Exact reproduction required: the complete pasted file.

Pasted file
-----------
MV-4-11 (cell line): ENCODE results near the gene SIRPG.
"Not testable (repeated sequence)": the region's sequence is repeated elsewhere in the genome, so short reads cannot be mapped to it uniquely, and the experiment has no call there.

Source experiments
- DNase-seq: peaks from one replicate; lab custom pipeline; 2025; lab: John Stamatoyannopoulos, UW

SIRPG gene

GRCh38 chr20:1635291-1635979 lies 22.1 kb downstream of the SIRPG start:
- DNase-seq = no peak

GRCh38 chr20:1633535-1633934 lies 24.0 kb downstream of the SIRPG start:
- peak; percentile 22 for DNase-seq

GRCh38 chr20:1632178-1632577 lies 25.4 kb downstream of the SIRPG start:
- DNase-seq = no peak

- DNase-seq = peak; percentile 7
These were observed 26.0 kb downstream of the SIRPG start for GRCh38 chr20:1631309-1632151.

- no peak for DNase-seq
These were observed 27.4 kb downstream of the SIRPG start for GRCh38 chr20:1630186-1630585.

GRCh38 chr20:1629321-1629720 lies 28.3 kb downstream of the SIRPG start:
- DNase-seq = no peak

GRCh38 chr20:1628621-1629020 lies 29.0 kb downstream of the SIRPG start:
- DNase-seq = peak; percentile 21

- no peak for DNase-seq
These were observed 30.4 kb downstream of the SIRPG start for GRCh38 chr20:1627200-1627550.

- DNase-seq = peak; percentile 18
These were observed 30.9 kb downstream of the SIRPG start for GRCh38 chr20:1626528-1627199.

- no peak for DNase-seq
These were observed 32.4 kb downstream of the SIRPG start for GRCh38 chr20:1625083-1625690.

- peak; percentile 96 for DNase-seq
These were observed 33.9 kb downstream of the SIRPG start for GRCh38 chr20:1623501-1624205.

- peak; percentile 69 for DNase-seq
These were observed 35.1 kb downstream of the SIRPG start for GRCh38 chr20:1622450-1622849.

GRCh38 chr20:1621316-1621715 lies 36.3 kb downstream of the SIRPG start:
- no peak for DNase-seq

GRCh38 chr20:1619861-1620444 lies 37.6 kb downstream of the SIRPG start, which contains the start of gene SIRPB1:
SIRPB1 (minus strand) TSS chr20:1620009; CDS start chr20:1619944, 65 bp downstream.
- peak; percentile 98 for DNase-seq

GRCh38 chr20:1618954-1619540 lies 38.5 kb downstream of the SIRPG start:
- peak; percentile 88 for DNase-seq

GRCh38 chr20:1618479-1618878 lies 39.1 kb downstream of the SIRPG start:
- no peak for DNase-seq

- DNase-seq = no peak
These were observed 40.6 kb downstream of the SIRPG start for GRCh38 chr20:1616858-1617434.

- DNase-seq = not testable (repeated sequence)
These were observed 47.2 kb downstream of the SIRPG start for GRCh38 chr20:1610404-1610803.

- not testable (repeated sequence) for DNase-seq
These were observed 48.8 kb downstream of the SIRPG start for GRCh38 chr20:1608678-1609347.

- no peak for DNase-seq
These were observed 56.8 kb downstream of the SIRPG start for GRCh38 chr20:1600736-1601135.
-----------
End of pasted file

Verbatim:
MV-4-11 (cell line): ENCODE results near the gene SIRPG.
"Not testable (repeated sequence)": the region's sequence is repeated elsewhere in the genome, so short reads cannot be mapped to it uniquely, and the experiment has no call there.

Source experiments
- DNase-seq: peaks from one replicate; lab custom pipeline; 2025; lab: John Stamatoyannopoulos, UW

SIRPG gene

GRCh38 chr20:1635291-1635979 lies 22.1 kb downstream of the SIRPG start:
- DNase-seq = no peak

GRCh38 chr20:1633535-1633934 lies 24.0 kb downstream of the SIRPG start:
- peak; percentile 22 for DNase-seq

GRCh38 chr20:1632178-1632577 lies 25.4 kb downstream of the SIRPG start:
- DNase-seq = no peak

- DNase-seq = peak; percentile 7
These were observed 26.0 kb downstream of the SIRPG start for GRCh38 chr20:1631309-1632151.

- no peak for DNase-seq
These were observed 27.4 kb downstream of the SIRPG start for GRCh38 chr20:1630186-1630585.

GRCh38 chr20:1629321-1629720 lies 28.3 kb downstream of the SIRPG start:
- DNase-seq = no peak

GRCh38 chr20:1628621-1629020 lies 29.0 kb downstream of the SIRPG start:
- DNase-seq = peak; percentile 21

- no peak for DNase-seq
These were observed 30.4 kb downstream of the SIRPG start for GRCh38 chr20:1627200-1627550.

- DNase-seq = peak; percentile 18
These were observed 30.9 kb downstream of the SIRPG start for GRCh38 chr20:1626528-1627199.

- no peak for DNase-seq
These were observed 32.4 kb downstream of the SIRPG start for GRCh38 chr20:1625083-1625690.

- peak; percentile 96 for DNase-seq
These were observed 33.9 kb downstream of the SIRPG start for GRCh38 chr20:1623501-1624205.

- peak; percentile 69 for DNase-seq
These were observed 35.1 kb downstream of the SIRPG start for GRCh38 chr20:1622450-1622849.

GRCh38 chr20:1621316-1621715 lies 36.3 kb downstream of the SIRPG start:
- no peak for DNase-seq

GRCh38 chr20:1619861-1620444 lies 37.6 kb downstream of the SIRPG start, which contains the start of gene SIRPB1:
SIRPB1 (minus strand) TSS chr20:1620009; CDS start chr20:1619944, 65 bp downstream.
- peak; percentile 98 for DNase-seq

GRCh38 chr20:1618954-1619540 lies 38.5 kb downstream of the SIRPG start:
- peak; percentile 88 for DNase-seq

GRCh38 chr20:1618479-1618878 lies 39.1 kb downstream of the SIRPG start:
- no peak for DNase-seq

- DNase-seq = no peak
These were observed 40.6 kb downstream of the SIRPG start for GRCh38 chr20:1616858-1617434.

- DNase-seq = not testable (repeated sequence)
These were observed 47.2 kb downstream of the SIRPG start for GRCh38 chr20:1610404-1610803.

- not testable (repeated sequence) for DNase-seq
These were observed 48.8 kb downstream of the SIRPG start for GRCh38 chr20:1608678-1609347.

- no peak for DNase-seq
These were observed 56.8 kb downstream of the SIRPG start for GRCh38 chr20:1600736-1601135.